In the four weeks since Carlos Beruff launched his U.S. Senate campaign, he’s visited more than a dozen cities across the state, crossing off counties along the way.
The Manatee County businessman plans to visit all 67 counties before the August primary. It’s a tactic the first-time candidate is hoping will help propel him to the front of a crowded Republican field and on to the general election.
Beruff announced he was running for the U.S. Senate in February. The 58-year-old Bradenton homebuilder had never run for office before and said he decided to throw his hat in the race after a friend suggested the race “could really use” someone with business experience.
“I’ve been involved in trying to elect people at the local, state and federal level for 23 years, since I was 35,” he said in an interview with FloridaPolitics.com Fort Myers this week. “This was never on my radar.”
Yet when he was approached to consider a run, Beruff said he never really considered not doing it.
“I weighed the fact that most people at my stage of life who have been as lucky as I have been financially could really enjoy life. But then, if we don’t take responsibility for this country so we can leave a better future for our kids, isn’t it sort of a bit selfish,” he said. “I have the capability to potentially make a difference.”
In a year when voters are casting aside traditional candidates, Beruff is hoping to capitalize on his so-called outsider status.
He’s never run for office before but has served on several appointed boards, including the Southwest Florida Water Management District and the State College of Florida board of trustees. While those aren’t elected positions, the boards are tasked with handling millions of tax dollars.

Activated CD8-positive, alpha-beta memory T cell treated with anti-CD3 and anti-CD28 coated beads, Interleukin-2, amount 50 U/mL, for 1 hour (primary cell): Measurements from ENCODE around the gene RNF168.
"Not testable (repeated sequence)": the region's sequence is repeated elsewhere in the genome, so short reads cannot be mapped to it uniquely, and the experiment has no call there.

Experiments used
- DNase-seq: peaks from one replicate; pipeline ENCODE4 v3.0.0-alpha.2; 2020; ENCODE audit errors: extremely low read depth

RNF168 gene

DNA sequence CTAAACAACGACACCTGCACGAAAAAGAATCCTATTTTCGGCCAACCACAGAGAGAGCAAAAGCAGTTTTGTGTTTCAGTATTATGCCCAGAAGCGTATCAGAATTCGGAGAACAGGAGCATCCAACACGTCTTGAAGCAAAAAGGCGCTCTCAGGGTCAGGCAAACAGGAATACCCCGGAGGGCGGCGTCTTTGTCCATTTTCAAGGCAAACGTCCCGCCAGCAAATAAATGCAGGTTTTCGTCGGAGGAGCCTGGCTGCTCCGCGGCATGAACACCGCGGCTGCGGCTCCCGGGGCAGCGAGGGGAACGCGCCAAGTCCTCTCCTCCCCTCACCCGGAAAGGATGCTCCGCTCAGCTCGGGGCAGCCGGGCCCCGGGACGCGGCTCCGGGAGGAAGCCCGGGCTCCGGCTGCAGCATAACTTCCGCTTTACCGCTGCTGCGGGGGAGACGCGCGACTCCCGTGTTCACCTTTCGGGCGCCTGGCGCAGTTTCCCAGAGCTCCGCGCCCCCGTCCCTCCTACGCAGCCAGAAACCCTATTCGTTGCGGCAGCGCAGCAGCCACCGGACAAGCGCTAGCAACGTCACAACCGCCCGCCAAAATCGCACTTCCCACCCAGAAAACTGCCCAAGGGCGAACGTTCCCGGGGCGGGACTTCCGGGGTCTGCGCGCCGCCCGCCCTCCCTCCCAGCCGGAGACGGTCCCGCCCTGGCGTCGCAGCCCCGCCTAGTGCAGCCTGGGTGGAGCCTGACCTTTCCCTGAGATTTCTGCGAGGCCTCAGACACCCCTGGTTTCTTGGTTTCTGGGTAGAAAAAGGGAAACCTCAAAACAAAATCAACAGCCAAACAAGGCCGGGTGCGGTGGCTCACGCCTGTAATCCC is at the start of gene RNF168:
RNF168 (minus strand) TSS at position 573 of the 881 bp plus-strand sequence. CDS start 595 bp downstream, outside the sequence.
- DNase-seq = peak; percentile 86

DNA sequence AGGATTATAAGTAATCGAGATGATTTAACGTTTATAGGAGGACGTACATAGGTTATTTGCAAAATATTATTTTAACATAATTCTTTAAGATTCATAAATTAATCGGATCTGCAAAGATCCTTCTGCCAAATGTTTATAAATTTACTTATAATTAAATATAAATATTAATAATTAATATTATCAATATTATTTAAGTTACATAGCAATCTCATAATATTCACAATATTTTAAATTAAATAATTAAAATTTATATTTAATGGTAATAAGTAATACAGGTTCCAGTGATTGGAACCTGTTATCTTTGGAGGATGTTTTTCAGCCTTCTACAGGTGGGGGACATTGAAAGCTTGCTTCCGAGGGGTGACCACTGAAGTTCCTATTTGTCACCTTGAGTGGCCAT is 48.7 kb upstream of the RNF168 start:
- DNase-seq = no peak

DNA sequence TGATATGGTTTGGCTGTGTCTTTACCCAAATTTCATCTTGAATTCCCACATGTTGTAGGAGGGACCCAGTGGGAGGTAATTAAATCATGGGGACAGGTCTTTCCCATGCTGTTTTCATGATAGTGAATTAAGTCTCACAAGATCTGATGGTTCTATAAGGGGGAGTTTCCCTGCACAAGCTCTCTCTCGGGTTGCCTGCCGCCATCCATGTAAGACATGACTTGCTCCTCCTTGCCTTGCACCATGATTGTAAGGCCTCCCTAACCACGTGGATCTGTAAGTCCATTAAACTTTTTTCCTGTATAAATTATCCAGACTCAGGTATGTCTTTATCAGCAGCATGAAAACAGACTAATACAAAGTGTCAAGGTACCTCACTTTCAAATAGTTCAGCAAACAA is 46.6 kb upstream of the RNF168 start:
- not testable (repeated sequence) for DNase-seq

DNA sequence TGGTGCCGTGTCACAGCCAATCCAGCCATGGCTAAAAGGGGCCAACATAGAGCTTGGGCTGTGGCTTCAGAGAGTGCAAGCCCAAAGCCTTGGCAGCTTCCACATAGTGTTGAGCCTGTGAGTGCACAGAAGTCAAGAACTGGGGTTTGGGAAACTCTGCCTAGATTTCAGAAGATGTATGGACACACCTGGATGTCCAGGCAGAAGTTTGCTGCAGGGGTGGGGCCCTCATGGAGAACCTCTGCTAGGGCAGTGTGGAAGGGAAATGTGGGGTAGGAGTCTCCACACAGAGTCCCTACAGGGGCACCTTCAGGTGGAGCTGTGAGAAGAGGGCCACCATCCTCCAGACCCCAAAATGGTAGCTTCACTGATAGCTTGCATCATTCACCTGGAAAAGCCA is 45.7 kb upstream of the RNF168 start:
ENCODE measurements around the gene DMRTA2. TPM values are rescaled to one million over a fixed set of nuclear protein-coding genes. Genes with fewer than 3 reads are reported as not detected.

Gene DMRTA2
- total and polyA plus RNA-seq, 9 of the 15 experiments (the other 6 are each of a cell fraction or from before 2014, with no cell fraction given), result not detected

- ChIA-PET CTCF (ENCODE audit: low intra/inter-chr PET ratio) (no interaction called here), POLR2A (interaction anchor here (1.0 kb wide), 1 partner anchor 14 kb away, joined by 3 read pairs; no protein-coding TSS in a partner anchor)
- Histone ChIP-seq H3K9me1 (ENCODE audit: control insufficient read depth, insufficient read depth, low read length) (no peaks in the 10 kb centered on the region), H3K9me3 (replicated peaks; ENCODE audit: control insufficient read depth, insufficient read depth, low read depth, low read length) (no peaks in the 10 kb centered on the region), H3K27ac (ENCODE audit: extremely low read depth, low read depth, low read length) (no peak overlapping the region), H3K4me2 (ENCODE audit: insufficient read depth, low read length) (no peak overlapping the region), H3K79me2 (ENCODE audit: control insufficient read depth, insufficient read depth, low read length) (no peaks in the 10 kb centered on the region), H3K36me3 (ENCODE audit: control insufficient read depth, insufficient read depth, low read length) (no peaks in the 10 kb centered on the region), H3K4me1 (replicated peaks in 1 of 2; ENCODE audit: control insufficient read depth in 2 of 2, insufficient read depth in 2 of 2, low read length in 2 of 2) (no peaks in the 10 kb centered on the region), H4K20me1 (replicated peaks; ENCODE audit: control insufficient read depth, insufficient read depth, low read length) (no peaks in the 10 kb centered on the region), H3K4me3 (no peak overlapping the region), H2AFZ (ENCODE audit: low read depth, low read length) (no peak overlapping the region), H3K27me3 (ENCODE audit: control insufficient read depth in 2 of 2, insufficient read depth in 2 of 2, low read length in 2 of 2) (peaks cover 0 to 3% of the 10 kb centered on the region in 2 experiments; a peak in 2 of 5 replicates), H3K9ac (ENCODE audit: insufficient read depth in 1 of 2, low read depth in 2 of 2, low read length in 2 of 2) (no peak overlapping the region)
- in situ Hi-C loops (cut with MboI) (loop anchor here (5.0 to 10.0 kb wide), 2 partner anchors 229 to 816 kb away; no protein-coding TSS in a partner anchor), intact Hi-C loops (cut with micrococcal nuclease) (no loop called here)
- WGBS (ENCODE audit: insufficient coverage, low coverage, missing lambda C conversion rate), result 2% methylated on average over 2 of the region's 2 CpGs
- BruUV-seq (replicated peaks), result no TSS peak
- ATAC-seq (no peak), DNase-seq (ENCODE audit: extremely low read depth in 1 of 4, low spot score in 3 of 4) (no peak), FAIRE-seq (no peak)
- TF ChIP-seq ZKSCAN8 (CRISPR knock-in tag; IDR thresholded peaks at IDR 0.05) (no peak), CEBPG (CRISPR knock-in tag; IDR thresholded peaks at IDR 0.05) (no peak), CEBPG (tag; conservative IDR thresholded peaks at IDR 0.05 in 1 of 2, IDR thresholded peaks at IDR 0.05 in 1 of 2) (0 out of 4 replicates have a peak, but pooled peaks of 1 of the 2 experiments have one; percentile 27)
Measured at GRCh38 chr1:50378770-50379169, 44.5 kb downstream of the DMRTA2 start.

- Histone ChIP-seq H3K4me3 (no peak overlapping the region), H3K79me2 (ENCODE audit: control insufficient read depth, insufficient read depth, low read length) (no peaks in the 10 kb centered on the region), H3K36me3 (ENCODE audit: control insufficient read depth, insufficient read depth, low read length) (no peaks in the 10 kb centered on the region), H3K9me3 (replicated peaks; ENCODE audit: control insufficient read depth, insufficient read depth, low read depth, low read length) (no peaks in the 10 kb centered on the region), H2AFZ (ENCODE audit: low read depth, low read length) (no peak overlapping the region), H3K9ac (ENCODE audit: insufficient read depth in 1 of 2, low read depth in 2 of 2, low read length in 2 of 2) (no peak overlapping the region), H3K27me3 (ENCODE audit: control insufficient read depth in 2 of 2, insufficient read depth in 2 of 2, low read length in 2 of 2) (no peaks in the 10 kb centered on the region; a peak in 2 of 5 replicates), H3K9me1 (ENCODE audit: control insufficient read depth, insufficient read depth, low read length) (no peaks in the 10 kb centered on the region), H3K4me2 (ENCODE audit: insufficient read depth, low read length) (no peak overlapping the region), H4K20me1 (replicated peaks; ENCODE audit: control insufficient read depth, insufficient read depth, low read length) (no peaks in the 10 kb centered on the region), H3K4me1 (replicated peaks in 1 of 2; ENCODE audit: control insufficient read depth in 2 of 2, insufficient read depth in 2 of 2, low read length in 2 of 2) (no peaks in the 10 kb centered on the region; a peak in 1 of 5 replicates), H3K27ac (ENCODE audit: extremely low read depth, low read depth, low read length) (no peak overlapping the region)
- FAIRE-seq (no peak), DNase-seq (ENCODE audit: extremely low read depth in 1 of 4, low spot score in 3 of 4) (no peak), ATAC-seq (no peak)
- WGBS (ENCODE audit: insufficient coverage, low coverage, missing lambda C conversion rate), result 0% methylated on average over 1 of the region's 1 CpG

Beruff said he’s getting a good response from Floridians as he’s traveling the state. But it’s unclear how well his message is resonating.
A recent U.S. Senate poll by Public Policy Polling was conducted before Beruff officially got in the race. That survey looked at how the top three Republican candidates would fare against Democratic hopefuls. That survey found 47 percent of Republicans voters said they had no candidate preference.
There’s also the potential for voter fatigue. The presidential election cycle has dominated the news cycle for more than a year, and GOP candidates across the country have been asked to choose sides and declare whether they would support Republican front-runner Donald Trump.
Beruff said Trump has tapped into the public’s anger, which is why his message seems to be resonating. But, Beruff said, that anger is coming from both sides of the aisle.
“It’s not just the Republican side, it’s the Democrats, too. They’re fed up with the status quo,” he said. “I think they have a right to be, like I am.”
Beruff hasn’t endorsed a presidential candidate, but told the Bradenton Herald that he would support the eventual Republican nominee. According to the Tampa Bay Times, Beruff is the first Senate candidate to say he would support Trump if he is the nominee.
Beruff faces Republicans David Jolly, Ron DeSantis, Carlos Lopez-Cantera and Todd Wilcox in the August Republican primary.
“I am a business guy who also has a track record of fixing and changing the status quo of the bureaucracies that have been well established,” he said. “The pubic is either going to embrace Carlos Beruff and what I stand for or not. That will, over the ensuing five months, will come out.”